Reply
  3. I like it. It’s simple and good. My family is from Sicily. I would carmelize a couple onions to start off but would substitute beef short ribs for the neck bones. They’re much meatier and really season the gravy well.

    Reply
    • Thank you Morreale – Yes! The best part about this recipe is that you can easily make substitutions based on your preferences or what you have on hand. Enjoy!

      Reply
      • Uhhh maybe you don’t read. Nobody said she used neck bones. They just stated they prefer the neck bone as it has more flavor. They accidentally said beef ribs instead of pork but I’m sure they meant pork. Idiot

        Reply
  4. 5 stars
    Great old school recipe…we add a little white wine when cooking the meat…and drink the rest of the bottle..lol

    Reply
  5. Read the entire recipe and can’t wait to try it. However, there is no way that the prep time could be 10 min. Prepping and browning all 3 meats would take a minimum of 45 min. Peal and brown the garlic. 10 min. Just op opening the cans of tomatoes, tomato paste, and process tomatoes in blender.would take more than 10 min. I would conservatively guess prep time to be an hour. Totally worth it though.

    Reply
  6. 5 stars
    I’m also in the Pacific Northwest, an east coast transplant from a Southern-Italian family. This looks similar to the gravy I make (based on my family recipes). Pork neck bones were always hard to get out here. Now I can’t find them anywhere. Nothing else would be the same. Any suggestions how to get neck bones out here?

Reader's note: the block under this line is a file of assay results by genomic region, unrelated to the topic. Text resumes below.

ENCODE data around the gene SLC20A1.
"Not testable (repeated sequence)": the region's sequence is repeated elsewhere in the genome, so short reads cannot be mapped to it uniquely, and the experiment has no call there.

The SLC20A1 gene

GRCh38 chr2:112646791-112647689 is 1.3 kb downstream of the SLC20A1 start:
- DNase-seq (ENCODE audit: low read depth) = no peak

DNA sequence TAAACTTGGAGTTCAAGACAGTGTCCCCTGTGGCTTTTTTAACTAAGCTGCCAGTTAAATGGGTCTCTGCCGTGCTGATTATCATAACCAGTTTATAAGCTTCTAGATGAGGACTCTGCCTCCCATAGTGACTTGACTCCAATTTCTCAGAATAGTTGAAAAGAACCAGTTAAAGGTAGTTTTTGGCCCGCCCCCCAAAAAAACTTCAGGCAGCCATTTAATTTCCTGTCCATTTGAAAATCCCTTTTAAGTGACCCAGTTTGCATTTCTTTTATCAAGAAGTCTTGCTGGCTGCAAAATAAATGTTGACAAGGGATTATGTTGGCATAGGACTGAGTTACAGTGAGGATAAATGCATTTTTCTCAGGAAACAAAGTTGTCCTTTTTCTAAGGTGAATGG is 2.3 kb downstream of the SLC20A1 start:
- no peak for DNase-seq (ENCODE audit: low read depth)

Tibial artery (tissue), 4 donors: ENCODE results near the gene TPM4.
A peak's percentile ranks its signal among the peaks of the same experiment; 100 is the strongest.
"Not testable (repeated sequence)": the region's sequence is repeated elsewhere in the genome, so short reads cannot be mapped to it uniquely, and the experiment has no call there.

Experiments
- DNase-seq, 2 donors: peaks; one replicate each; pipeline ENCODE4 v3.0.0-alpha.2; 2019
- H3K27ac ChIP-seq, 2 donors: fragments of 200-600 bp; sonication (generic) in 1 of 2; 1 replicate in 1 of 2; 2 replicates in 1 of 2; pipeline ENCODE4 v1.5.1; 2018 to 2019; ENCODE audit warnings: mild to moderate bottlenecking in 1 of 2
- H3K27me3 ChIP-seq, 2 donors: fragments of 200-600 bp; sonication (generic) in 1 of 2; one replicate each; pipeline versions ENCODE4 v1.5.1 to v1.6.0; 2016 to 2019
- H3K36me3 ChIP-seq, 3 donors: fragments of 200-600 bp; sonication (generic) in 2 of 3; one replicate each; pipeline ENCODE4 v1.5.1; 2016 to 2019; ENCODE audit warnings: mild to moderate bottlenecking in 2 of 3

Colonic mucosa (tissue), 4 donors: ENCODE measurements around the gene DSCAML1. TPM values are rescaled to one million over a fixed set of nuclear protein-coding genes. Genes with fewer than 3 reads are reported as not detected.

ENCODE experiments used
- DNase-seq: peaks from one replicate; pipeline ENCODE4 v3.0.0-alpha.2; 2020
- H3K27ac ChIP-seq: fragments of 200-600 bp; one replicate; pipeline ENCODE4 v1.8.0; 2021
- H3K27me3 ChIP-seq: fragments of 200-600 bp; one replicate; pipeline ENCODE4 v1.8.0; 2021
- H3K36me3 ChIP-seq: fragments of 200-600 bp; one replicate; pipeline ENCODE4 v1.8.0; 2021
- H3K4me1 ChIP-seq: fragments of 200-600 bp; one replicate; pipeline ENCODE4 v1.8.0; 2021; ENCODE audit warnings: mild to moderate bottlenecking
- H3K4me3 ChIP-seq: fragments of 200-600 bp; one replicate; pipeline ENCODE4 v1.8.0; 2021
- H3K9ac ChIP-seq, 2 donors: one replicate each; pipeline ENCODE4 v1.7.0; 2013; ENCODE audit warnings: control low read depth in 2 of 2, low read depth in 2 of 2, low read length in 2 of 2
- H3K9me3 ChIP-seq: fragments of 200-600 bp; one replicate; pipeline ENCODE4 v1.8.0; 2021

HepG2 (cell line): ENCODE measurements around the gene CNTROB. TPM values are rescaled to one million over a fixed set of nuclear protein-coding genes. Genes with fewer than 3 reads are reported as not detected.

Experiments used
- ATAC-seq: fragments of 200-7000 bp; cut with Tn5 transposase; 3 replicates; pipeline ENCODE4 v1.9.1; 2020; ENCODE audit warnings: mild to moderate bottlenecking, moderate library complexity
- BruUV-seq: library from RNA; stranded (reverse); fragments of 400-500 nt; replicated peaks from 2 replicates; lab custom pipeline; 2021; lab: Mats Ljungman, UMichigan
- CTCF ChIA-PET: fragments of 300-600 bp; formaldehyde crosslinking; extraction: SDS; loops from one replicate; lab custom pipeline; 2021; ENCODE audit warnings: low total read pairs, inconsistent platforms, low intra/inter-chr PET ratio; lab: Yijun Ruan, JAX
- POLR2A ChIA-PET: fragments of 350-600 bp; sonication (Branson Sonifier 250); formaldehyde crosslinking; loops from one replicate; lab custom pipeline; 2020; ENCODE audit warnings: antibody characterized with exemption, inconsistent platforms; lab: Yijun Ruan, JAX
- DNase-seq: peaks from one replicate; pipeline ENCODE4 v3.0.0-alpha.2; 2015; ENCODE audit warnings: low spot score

Reply
    • Hi Bonnie – I’ve had the best luck finding pork neck bones at Winco. But whenever I can’t get my hands on them, I usually just use some ribs instead. Hope this helps and thanks for stopping by!

      Reply
      • Thanks! I just called them; out of stock but normally carry it. So best to call ahead. My mom and I used to eat every bit off of those bones before dinner was served (messy!).

        Reply
    • Hi Tara – That’s totally up to you! Sometimes I like to serve them together if we have a big group, but sometimes I serve the meat the first night and the sauce the second night, or vice versa. I hope you enjoy!

      Reply
  7. 5 stars
    Wow! I love it, I grew up in North Buffalo and loved my food! Before I moved away I lived on Santasiero’s.(Lafayette and Niagara). Can’t wait to use this to bring back the home flavor!

    Reply
  8. 5 stars
    Hi Erin, I was just wondering if your nana ever used fresh plum tomatoes? If she did can you please tell me how I can use fresh tomatoes? How many would I need and how to parboil them? Thank you so much.

    Reply